CULTURE

In ‘Masked,’ an Israeli playwright shows the enemy’s ‘human face’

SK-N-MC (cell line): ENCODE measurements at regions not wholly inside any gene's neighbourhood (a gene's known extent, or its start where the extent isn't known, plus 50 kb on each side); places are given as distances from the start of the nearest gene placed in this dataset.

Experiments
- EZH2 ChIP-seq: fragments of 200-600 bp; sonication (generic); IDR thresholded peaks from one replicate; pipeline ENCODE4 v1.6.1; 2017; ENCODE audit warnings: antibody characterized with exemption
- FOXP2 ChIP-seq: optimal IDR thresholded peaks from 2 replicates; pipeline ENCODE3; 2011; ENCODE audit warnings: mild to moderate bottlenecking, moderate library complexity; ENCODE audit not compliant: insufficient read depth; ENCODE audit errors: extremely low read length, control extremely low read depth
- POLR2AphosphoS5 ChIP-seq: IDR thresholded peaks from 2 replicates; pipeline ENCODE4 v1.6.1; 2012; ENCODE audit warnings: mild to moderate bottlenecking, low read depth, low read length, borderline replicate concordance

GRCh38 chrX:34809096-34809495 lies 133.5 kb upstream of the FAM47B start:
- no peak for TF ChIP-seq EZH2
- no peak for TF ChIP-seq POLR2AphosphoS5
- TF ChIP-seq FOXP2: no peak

In Serres, where it made its Greek debut, the play was consistently sold out. At the city’s regional theater, Israeli Ilan Hatsor’s «Masked,» chosen by director Vangelis Theodoropoulos in a co-production with the Neos Cosmos Theater, clicked with local audiences. Staged before the current crisis began in Gaza, it is undoubtedly a very timely production, even in view of recent developments in Athens. The play is about duty, revolt and betrayal, as observed in the tragedy of a family vanishing during a nasty dispute. This is where blood ties, moral codes and the struggle for survival find no common ground – the moment when one has to choose between oneself, one’s family and one’s people. Though the play takes place in Palestine, it could have been set in the Sarajevo or Belfast of a few years ago. The plot unfolds in a village during the emergence of the first Intifada, with three brothers coming into conflict with each another – a story as old as it is current. As the three boys are caught up in the web of the merciless Arab-Israeli conflict, it is interesting to see the playwright telling the story from a Palestinian point of view, showing his home country’s public the «enemy’s» face. «The play gives both points of view. This is the essence of political theater,» notes director Theodoropoulos. «In other words, this is not a case of propaganda.» As a teenager Theodoropoulos participated in pro-Palestinian demonstrations. He was always concerned, however, with finding out the thoughts and feelings of the other side. This is precisely what he found in Hatsor’s play when he first saw it on stage in New York. «The play demonstrates how war is changes within a family, rendering with subtlety the psychology of those confined in their own country,» says Theodoropoulos. «It’s a play that talks about the horrors of war from the ‘enemy’s’ point of view, much like Euripides’ ‘Trojan Woman.’» Hatsor penned the play in 1990, when he was a theater student at Tel Aviv University. In a text written in view of the play’s staging in New York, Hatsor noted that he was not concerned with the characters being «Arab» or «Palestinian,» but simply being brothers, who, in this case are Palestinians, though they could have been Irish, Bosnian or German – people whose lives have become caught up in the whirlpool of bigger and stronger powers. The play has seen more than 70 stagings around the world. At the Neos Cosmos Theater, where the play opens tonight, the cast includes Michalis Economou, Giorgos Papageorgiou and Orestis Tziovas. Neos Cosmos Theater – Kato Choros, 7 Antisthenous and Tharyppou, Fix, tel 210.921.2900.